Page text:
How to Respond to E-Mail Complaints Effectively

May 23, 2014 | 1 comment

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As a commercial business providing any kind of service or product to the general public, you are likely to find that you occasionally get feedback that is less than positive. You might provide fantastic value all-in-all but even the very best business will occasionally get it wrong, or will occasionally come across a customer or client who just doesn’t appreciate their efforts.

Sometimes this will result in a complaint via e-mail, which is a specific type of feedback requiring a specific type of response. Read on and we’ll look at how to go about responding to e-mail complaints and how to write an effective response.

Assess the E-Mail

The first thing to do when you receive a complaint via e-mail is to assess it for its value and merit. While no-one likes receiving criticisms, they can actually be highly valuable as feedback. If one person has been so moved as to draft an angry e-mail, then this suggests that the problem may be affecting others too. If this is reasonable, actionable criticism that can be used as feedback and that can inform future decisions for your business, then it’s worth making a note of the complaint and looking at implementing relevant changes in future. It may be that the problem wasn’t your fault and was instead an issue with the carrier – do you need to change the partners you’re working with?

Likewise you should assess the merit of the e-mail. Is their complaint valid? Did they have reasonable expectations? Are they deserving of some kind of compensation?

Respond Promptly and Professionally

Regardless of the answers to these questions, it’s critical that you respond to the complaint promptly, politely and professionally. It may be that someone has written you a rude and unfair message in haste, but that doesn’t mean you should respond in kind as this can only lead to damage to your reputation and the loss of at least one, if not several, customers. Respond quickly and politely and you’ll demonstrate that your business is fair and reliable under even difficult circumstances. A great way to manage all your email and assure you never miss a request or complaint is to implement a ticket system. A ticket system can help you keep a clean inbox and up to date with all your customer interactions.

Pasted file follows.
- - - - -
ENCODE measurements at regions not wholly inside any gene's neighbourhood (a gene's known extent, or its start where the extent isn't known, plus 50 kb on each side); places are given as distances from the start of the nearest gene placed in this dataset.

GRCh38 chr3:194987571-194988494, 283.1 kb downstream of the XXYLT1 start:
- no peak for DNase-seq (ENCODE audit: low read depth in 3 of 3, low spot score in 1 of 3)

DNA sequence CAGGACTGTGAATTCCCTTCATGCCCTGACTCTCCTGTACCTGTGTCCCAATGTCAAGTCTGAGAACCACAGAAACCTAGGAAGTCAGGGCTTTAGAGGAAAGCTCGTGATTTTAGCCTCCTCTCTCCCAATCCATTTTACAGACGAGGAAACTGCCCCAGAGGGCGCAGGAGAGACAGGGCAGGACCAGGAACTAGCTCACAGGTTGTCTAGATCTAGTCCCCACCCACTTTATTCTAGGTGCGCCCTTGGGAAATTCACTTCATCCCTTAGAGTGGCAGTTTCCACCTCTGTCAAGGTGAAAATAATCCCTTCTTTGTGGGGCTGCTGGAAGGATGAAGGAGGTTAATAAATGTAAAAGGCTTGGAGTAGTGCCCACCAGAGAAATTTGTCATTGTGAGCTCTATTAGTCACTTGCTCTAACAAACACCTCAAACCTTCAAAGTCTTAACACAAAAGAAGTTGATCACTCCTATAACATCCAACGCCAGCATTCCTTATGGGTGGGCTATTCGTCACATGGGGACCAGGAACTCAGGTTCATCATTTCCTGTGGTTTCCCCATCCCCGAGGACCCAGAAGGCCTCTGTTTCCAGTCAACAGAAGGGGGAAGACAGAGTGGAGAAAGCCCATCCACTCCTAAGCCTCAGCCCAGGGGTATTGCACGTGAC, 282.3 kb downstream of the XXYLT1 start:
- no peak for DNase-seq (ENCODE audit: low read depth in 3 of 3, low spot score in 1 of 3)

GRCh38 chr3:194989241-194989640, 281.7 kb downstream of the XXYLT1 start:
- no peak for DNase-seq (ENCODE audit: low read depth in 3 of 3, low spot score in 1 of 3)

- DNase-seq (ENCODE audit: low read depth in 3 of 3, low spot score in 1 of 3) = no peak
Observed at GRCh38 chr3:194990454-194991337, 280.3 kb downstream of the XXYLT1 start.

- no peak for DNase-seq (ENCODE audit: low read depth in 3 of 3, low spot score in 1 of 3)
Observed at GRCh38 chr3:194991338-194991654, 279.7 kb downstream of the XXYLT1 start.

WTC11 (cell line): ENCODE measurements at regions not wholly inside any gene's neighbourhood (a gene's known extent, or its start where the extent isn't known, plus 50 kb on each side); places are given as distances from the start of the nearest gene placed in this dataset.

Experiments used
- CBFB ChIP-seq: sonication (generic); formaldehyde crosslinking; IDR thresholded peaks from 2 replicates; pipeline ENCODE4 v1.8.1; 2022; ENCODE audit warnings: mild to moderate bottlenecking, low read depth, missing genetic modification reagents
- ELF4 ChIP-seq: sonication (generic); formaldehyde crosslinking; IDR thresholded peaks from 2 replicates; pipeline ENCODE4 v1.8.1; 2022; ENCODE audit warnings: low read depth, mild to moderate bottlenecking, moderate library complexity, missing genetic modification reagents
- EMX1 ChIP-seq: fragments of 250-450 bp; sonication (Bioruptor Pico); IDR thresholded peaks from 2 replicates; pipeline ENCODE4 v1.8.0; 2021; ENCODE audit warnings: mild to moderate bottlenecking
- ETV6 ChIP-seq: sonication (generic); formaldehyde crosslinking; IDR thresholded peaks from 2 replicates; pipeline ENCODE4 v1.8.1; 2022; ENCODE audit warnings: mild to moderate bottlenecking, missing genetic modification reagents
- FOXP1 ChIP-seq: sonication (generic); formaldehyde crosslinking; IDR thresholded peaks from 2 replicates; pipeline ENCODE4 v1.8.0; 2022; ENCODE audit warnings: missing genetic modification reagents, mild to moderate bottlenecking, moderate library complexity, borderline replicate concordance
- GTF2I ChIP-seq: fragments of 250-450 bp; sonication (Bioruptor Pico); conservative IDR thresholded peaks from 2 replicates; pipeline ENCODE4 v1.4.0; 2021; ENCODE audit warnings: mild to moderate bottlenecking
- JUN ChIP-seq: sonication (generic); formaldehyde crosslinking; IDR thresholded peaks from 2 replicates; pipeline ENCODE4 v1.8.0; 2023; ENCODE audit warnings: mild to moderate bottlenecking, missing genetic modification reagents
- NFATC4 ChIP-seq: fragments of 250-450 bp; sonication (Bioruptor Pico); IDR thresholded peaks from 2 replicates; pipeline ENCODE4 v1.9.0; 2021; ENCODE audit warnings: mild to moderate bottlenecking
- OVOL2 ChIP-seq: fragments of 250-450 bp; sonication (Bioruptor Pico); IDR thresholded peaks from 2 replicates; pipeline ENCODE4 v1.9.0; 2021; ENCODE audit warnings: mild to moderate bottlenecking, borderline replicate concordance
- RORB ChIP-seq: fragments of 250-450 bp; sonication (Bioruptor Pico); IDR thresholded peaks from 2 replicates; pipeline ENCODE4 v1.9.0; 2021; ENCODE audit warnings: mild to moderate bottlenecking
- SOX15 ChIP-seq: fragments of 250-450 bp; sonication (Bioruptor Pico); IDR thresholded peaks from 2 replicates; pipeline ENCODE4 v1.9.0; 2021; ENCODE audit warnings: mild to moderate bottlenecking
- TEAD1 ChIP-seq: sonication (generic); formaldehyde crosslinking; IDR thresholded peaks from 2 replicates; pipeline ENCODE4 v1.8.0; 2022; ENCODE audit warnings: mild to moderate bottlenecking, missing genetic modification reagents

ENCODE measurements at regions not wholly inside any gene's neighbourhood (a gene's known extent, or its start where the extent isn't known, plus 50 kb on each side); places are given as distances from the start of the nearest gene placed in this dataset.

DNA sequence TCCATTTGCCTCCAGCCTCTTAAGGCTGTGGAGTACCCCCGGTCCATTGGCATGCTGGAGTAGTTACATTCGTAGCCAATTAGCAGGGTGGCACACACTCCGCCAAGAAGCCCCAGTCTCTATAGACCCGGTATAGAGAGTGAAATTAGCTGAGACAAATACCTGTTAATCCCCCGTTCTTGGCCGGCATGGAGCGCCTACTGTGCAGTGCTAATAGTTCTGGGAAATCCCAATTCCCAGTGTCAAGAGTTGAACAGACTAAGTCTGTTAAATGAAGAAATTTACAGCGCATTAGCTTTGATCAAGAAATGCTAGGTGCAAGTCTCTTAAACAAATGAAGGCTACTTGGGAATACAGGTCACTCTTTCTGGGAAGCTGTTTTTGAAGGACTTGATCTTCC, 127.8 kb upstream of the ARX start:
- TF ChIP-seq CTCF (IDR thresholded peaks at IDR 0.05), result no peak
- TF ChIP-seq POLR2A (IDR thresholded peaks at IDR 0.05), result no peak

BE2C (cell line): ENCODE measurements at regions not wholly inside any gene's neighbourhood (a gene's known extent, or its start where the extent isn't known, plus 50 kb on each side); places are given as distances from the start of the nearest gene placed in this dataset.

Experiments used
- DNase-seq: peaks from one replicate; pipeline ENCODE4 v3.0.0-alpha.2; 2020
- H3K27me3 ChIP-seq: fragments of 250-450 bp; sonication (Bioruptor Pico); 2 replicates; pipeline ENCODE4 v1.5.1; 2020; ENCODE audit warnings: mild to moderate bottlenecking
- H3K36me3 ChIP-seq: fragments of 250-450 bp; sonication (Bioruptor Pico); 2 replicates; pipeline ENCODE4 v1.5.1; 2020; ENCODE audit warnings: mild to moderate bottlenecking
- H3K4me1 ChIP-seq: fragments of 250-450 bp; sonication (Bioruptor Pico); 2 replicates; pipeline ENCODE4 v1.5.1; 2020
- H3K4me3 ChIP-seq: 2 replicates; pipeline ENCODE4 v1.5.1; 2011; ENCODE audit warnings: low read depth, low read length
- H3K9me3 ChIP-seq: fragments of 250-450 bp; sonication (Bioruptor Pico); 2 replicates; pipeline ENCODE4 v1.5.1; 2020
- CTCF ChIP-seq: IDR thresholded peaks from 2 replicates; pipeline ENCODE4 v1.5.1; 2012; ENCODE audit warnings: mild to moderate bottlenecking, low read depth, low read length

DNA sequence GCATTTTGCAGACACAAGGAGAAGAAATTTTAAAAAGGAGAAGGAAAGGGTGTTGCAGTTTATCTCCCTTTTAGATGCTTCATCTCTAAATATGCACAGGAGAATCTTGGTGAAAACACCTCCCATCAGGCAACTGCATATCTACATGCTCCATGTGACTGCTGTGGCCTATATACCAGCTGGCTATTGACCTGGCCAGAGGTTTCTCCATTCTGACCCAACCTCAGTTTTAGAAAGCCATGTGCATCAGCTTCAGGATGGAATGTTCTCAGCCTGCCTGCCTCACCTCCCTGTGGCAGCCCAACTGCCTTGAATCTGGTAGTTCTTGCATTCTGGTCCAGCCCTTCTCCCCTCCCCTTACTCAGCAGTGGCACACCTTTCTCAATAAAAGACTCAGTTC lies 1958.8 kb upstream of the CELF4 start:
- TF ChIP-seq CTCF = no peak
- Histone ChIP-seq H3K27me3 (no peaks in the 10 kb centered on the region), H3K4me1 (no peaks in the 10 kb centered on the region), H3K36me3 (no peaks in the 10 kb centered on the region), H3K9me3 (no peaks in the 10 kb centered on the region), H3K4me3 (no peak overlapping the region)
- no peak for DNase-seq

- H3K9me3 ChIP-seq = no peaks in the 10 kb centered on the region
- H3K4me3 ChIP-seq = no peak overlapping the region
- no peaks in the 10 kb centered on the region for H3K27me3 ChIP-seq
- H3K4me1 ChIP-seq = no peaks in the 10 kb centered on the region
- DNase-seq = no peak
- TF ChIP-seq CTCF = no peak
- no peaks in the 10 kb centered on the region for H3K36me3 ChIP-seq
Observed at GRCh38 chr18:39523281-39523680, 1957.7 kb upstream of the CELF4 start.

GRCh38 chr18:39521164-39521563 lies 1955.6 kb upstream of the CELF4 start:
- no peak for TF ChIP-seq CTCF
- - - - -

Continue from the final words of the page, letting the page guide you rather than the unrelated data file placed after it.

And even if the person in question doesn’t have a valid complaint, it’s worth providing a refund or compensation as long as your company won’t lose too much money over it. If you can’t afford to offer a full refund, then at least offer a discount off of their next purchase. This way they will feel like they’ve been heard and like they’ve been victorious. A point to consider though is that if some customers or clients are consistently causing you problems, it can be worth altering your business model to attract a different calibre of customer.

Wording

Wording your response correctly is important. The aim is to be apologetic without necessarily accepting blame. For instance you can use the phrase ‘we are sorry to hear you were not satisfied with your purchase’. This way you don’t admit fault or cement the idea that your product is sub-par, but you still offer condolence and hopefully appease the complaint somewhat.

Try to keep your messages brief and to the point with a friendly but direct manner. Thank them for taking the time to respond and outline how they might go about receiving the compensation they offer.

Always take the higher ground and keep your eye on the bigger picture.

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About the author

Greg Fisher

Greg Fisher, founder of Berkeley Sourcing Group, has a strong manufacturing and engineering background, and is proficient in Mandarin. After graduating from UC Berkeley with an engineering degree, Mr. Fisher worked in the medical device, hard drive storage, ice cream, and professional tools industries in various management, manufacturing, and quality control capacities.

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